a. Actual authority includes (unless specifically withheld) incidental authority- that is, the authority to do those implementary steps that are ordinarily done in connection with facilitating the authorized act.

5. Apparent authority: authority that a reasonable third party would infer from the actions or statements of P.

a. Protecting third parties: Thus, apparent authority is in the nature of an equitable remedy designed to prevent fraud or unfairness to third parties who reasonably rely on P’s Actions or statements in dealing with the Agent.

6. Whitev. Thomas

ii. Inherent Authority: also described as inherent power. It is not conferred on agents by principals, but represents consequences imposed on principals by law.

1. Easiest to conceptualize in the context of undisclosed principal transaction. à since the principal can force a 3rd party to complete a transaction imposed by an agent, the principal should not be able to walk away from her obligations.

2. Traditional approach (2nd restatement of agency §161,194): doctrine of inherent power gives a general agent the power to bind a principal, whether disclosed or undisclosed, to an unauthorized contract as long as a general agent would ordinarily have the power to enter such a contract and the third party does not know that matters stand differently in this case.

3. 3rd Restatement: provides same result for the particular case of an undisclosed principal. (§2.06). More generally, 3rd restatement provides agency by estoppel and restitution.

4. Gallant Ins. Co v. Isaac

e. Liability in Tort: in most circumstances, principals are liable for torts committed by a class of agents known as “employees”, as distinguished from another class of agents known as “independent contractors”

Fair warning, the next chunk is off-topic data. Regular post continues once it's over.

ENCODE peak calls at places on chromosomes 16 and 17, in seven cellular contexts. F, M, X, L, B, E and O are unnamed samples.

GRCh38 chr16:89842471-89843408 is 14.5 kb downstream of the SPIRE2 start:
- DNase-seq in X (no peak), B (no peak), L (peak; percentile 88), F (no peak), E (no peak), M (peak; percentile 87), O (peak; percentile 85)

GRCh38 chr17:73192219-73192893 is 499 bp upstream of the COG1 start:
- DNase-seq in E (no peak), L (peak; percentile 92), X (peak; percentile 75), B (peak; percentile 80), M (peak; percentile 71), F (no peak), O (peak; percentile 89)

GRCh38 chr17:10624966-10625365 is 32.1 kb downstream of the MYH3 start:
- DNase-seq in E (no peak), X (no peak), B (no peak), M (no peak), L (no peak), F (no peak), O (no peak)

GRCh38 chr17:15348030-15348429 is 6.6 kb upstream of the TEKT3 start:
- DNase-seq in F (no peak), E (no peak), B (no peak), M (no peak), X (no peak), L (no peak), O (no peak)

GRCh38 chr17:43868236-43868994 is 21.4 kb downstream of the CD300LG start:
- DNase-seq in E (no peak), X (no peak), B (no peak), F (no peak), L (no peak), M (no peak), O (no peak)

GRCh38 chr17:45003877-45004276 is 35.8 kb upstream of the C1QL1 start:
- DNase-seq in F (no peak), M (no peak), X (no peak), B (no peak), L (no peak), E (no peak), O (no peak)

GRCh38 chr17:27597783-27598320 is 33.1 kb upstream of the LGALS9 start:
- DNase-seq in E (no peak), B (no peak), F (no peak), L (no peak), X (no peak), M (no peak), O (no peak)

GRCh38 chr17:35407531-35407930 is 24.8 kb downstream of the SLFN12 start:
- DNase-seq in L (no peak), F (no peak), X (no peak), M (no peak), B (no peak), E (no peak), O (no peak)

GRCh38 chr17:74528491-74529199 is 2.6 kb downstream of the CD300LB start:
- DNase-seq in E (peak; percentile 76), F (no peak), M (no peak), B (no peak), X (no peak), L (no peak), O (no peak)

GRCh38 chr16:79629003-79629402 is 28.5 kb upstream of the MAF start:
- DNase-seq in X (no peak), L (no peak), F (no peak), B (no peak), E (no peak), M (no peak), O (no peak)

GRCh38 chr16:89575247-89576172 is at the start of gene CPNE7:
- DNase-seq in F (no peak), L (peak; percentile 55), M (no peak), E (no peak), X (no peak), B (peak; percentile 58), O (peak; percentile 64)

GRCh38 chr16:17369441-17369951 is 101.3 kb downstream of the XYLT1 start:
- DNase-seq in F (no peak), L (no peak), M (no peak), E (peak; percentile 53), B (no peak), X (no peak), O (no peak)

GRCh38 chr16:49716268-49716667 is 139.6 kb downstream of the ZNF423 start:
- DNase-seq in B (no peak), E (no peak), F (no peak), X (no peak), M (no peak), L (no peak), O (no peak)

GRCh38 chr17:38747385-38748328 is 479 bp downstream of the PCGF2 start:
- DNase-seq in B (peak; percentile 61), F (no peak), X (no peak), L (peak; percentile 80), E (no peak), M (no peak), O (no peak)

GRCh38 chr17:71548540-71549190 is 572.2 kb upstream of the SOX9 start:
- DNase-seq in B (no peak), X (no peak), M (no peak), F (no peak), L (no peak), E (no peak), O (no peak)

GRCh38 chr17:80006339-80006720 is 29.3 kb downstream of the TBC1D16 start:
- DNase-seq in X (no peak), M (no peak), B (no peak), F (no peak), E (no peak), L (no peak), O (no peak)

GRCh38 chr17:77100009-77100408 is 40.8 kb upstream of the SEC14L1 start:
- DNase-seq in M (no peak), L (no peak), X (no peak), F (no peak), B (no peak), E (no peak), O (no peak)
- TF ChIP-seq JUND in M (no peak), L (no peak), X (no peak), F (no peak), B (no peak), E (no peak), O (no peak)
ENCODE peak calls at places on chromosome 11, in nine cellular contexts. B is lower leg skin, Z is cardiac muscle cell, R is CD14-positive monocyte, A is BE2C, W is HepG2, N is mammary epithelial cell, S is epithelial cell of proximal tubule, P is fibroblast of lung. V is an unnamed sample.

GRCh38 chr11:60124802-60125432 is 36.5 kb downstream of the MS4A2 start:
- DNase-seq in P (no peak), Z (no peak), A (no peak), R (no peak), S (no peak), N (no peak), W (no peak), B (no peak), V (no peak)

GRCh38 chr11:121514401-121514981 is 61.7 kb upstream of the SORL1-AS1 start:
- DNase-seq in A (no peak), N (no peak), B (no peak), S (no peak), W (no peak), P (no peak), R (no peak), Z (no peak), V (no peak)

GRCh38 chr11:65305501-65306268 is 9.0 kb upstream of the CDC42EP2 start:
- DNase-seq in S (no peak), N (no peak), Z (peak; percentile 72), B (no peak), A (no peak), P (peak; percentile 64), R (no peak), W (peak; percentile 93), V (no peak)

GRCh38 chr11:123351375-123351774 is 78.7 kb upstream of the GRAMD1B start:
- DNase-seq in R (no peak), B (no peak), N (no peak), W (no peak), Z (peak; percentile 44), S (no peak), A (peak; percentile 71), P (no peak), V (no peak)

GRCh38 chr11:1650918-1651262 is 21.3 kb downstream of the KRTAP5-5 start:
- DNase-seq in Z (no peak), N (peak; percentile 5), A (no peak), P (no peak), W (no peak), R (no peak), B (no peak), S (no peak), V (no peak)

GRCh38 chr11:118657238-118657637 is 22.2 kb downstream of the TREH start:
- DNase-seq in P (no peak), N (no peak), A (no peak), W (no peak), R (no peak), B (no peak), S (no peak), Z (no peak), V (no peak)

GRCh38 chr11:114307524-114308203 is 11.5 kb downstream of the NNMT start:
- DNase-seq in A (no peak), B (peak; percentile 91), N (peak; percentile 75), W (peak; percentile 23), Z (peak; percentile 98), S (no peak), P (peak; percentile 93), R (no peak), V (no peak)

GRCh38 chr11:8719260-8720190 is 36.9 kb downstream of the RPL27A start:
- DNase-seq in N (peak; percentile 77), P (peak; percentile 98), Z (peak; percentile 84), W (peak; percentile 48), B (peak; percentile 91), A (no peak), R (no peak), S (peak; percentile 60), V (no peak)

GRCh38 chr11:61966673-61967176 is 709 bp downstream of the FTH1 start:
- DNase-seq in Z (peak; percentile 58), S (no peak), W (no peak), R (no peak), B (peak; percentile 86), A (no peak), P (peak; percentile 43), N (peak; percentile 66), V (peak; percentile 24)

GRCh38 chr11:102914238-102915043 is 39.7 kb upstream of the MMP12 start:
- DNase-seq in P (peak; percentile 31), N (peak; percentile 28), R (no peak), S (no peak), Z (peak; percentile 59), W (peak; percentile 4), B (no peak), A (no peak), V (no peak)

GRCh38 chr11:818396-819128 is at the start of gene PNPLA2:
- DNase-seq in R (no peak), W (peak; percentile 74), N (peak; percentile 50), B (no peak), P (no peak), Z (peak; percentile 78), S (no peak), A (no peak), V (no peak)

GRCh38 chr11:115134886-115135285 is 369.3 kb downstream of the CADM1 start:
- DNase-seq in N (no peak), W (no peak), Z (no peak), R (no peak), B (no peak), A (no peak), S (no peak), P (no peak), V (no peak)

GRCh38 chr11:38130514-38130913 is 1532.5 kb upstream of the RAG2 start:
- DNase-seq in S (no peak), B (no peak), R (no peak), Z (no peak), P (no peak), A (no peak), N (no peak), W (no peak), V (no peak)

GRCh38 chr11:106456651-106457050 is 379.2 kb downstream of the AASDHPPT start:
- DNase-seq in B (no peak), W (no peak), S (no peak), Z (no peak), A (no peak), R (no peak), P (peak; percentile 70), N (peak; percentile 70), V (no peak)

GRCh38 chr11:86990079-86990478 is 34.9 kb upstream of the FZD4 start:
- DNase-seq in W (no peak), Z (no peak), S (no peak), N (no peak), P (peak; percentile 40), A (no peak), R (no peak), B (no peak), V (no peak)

i. Put differently, only a particular kind of agency relationship, the employer-employee relationship, ordinarily triggers vicarious liability for all torts committed within the agent’s scope of employment.

ii. Restatement 3rd Agency §2.04:

iii. Restatement 3rd Agency §7.07:

iv. Humble Oil and Refiing Co. v. Martin

1. HoldingL the lower court properly held Humble responsible for the operation of the station, which admittedly it owned, as it did also the principal products there sold by Schneider under the so-called Commission Agency Agreement between him and hum;;e which was in evidence.

2. Important to holding:the facts that neither Humble, Schneider nir tge statuib employees were paid and directed by Schneider individually as their “boss”sdd

v. Hoover v. Sun Oil Co.

f. Liability in Tort Under Apparemt Authority

i. Doctrine of respondeat superior, is not only basis for imposing vicarious liability in tort on an agent’s principal.

ii. Apparent authority: is also a basis for imposing vicarious liability in tort without regard to the tempora

ditors of individual partners if the firm is liquidated.

a. Creditors of partnershipàcreditors of individual partners

4. Because the firm owns its assets, a partnership can be a trustworthy counterparty for its third party suppliers, customers, and employees.

b. Why Joint Ownership?

i. To raise capital if two individuals cannot go into business alone.